Thinking about using films for a foreign language course or club during the age of Covid-19? Here are some questions to ask yourself.

What? How?

The obvious first question is what will students watch, but a less obvious, also important question is how will they watch it? Ideally, the film will be available to stream online for all students in the class.

The UChicago Library has several film databases within their collections. Many of these databases focus on world cinema and can be filtered by language.There is also a website called Telescope Film that does not stream movies but rather indicates the streaming platform(s) on which international films can be found. This site can also be filtered by language.


Why are students watching this film? Are the objectives linguistic (e.g., extensive listening practice), cultural (i.e., learning about specific aspects of life in regions where the language is spoken), or social (a way for students to connect to one another in these isolating times)? The answer might be ‘all of the above.’ But the purpose should be clear to you AND your students, and there should be pre- and/or post-viewing activities that help achieve those goals. Linguistic tasks could direct students attention toward vocabulary, pronunciation, or grammar. Cultural tasks could have students compare what they saw to life in their home culture. And purely social tasks could have students share their opinions of the film or similar stories from their own lives without any specific linguistic or cultural goals.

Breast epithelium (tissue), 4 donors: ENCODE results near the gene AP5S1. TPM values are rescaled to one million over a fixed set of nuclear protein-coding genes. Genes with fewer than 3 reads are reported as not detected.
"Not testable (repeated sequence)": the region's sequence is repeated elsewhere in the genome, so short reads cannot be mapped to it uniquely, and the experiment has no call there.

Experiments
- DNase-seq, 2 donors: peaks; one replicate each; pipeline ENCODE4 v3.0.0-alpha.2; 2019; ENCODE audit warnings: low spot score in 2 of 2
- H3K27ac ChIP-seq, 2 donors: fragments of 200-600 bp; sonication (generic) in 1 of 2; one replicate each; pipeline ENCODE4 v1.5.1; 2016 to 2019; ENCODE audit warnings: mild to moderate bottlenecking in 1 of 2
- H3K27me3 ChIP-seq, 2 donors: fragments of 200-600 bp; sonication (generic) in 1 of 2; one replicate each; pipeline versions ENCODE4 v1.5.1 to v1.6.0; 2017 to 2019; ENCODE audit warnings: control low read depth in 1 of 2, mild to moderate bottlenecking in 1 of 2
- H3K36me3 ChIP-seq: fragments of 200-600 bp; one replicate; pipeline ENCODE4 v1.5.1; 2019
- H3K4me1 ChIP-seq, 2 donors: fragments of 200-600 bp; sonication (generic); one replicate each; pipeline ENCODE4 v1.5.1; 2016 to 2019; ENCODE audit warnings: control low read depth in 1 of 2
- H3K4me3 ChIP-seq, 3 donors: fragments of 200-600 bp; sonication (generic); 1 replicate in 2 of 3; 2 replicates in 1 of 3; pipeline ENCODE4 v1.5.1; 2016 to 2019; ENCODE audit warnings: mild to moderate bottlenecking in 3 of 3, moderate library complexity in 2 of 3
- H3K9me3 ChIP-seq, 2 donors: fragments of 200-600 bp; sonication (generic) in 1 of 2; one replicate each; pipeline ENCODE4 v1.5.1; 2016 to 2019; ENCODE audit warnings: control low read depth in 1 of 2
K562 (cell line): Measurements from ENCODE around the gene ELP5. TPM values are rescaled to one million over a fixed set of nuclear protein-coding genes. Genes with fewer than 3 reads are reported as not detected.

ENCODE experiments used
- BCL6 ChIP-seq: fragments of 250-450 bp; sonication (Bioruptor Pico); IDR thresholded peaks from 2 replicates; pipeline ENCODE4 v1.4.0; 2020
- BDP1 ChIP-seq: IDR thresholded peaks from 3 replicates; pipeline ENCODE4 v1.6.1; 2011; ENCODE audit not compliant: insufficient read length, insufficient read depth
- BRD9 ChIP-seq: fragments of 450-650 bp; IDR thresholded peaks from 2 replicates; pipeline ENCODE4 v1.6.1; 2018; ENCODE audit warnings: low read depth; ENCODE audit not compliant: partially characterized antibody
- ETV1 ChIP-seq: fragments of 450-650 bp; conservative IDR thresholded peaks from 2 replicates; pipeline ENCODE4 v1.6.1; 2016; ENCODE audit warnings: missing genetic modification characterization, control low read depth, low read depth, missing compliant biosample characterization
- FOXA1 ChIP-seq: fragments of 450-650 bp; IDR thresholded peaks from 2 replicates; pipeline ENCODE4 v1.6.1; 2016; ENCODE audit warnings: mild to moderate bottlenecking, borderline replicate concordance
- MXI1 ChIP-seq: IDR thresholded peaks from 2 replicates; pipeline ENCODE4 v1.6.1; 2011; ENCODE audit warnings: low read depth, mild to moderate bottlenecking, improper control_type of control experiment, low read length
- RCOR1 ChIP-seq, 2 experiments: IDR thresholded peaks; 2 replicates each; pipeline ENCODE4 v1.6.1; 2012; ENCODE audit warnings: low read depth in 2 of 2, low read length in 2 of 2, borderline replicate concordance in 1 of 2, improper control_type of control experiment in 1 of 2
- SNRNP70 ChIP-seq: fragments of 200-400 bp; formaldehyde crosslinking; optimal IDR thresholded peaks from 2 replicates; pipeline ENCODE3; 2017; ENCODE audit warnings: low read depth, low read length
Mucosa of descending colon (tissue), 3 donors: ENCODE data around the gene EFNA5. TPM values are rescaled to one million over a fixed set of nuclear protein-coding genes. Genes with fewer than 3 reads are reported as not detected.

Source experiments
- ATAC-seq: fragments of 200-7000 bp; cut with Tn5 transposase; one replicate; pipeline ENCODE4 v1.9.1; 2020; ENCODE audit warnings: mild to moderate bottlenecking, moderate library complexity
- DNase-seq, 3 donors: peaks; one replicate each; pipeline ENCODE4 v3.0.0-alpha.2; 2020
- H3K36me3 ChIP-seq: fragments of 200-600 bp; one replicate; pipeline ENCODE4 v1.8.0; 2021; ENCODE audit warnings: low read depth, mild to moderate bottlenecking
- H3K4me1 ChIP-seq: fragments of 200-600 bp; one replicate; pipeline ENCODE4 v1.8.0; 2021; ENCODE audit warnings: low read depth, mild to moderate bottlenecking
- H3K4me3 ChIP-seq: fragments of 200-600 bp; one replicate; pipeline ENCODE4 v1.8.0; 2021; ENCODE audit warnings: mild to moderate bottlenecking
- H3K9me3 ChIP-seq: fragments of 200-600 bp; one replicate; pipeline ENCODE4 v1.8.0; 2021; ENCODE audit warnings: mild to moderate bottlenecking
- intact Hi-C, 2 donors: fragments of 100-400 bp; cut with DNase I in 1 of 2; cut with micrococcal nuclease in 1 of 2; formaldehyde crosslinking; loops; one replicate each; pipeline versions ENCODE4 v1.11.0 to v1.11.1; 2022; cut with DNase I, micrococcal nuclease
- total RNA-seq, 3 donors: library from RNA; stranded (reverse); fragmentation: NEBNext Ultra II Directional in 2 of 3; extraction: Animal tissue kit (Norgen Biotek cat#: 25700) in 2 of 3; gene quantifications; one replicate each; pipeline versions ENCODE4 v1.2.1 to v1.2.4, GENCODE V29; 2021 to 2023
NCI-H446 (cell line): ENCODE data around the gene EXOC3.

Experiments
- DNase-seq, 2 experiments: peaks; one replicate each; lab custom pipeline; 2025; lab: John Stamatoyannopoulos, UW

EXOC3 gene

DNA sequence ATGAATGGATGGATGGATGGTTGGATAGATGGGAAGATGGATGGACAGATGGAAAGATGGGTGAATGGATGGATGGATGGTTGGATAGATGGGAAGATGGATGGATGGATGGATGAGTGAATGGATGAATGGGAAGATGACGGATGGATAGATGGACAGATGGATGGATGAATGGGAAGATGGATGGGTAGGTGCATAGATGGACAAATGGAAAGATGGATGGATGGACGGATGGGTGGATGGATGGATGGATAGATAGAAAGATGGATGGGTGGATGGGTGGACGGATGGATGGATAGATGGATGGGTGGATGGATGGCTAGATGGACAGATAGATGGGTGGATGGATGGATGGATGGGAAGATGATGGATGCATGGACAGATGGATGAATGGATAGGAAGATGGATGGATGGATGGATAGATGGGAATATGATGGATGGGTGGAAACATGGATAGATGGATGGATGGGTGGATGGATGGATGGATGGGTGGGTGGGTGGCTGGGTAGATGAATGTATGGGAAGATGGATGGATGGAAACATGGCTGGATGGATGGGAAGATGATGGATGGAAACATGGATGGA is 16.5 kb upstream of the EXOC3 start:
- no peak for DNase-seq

The question of when students will watch the film may be closed linked to the questions of why and how.

Generally I would not recommend watching a film as a group synchronously over Zoom. This might look fine for the person running the movie but will look not look great for all other participants, who will experience significant choppiness and lag between the audio and video.

To maintain a remote ‘movie night’ feel for foreign language clubs, you can hold your synchronous Zoom meeting at a specific time and recommend students start the film at a specified time before that–though of course they’ll have the freedom to watch the film any time before that if they so choose or have scheduling conflicts. You can encourage this ‘distanced social viewing’ by having a short opening discussion on Zoom (e.g., 6:30-6:45), splitting off to watch the film independently (6:45-8:45), and then coming back together to discuss after (8:45-9:15).

In summary:

• Find films that are streamable for all students.
• Don’t try to watch as a group over Zoom.
• Have relevant pre- and/or post-viewing activities that serve your intended goals (could be synchronous or asynchronous).

Photo by Felix Mooneeram on Unsplash